I've had a lot of questions about how to guide small taps from members of our club so I took this picture to show some of the tools I use.

 

The small one on the left is dedicated to 0-80 taps, held in place with a set screw bearing on one of the tap shank flats.  As with all the tools shown, the 1/8" freewheeling rod on the top is grasped in the drill chuck after drilling the properly sized hole.  The 1/2" diameter fluted portion is turned with the fingertips.  Very sensitive and difficult (though not impossible) to apply enough torque to break the tap.

Next to it is a similar model for slightly larger taps (e.g. #1,2).  The removable black torque enhancer screws are almost never used since the knurled portion allows for sufficient tapping torque.  Rather than simply drill a hole the size of the tap shank, I fitted this one to take "collets".  The example lying in front of this tool is a collet to fit 00-90 taps I have.  These collets are nothing more than 3/16" stock, drilled through to accept the tap shank.  For half the length of the collet, half of the diameter is cut away.  This exposes the tap shank so the setscrew in the tool can grip it.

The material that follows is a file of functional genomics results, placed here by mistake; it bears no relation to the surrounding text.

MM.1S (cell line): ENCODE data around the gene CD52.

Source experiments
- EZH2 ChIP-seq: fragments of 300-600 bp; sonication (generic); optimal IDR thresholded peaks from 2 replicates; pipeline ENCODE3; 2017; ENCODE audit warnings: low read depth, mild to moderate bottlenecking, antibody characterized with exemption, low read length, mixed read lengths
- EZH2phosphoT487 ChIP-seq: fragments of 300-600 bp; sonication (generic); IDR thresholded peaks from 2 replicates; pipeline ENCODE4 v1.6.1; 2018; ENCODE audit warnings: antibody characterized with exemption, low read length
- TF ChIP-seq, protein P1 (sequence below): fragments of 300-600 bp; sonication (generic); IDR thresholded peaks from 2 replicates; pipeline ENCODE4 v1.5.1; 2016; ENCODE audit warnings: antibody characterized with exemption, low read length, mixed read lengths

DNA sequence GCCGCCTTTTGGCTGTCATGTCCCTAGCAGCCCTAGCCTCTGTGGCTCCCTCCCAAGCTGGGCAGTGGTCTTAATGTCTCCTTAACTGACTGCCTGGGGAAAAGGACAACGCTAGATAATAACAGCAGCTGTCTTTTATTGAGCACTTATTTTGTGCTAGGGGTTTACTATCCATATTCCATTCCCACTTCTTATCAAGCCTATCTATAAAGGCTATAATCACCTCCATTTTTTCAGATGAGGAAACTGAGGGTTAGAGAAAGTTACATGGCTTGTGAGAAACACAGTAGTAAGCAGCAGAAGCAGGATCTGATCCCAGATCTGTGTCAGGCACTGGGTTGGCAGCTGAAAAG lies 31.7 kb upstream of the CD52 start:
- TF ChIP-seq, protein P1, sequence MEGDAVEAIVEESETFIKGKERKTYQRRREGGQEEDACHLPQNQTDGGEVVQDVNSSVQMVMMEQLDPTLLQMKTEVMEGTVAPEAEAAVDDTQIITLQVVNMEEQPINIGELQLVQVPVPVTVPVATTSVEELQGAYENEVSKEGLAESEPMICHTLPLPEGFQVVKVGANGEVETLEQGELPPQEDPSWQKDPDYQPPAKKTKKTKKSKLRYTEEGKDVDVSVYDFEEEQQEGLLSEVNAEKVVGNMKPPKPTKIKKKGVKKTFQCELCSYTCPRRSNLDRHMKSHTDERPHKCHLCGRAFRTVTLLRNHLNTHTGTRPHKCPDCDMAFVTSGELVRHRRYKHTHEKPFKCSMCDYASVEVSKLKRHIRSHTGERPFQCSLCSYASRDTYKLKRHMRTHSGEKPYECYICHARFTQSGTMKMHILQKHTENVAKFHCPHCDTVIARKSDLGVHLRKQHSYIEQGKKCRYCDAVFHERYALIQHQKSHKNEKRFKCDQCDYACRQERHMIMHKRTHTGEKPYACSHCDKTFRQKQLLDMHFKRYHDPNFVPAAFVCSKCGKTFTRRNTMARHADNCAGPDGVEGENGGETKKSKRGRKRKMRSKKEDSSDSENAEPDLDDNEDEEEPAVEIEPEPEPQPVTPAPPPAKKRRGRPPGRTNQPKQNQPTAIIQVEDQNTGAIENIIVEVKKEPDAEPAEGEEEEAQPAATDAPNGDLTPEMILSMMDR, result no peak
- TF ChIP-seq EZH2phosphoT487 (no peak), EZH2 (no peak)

Next is a slightly larger version for taps in the #3,4,5,6 range.  The permanently mounted torque handles provide enough torque for any tap that will fit into the tool.

Finally, on the right is a low profile (I have a mill/drill with a round column) tool that, using collets like the one shown, can handle the larger taps.

Marv Klotz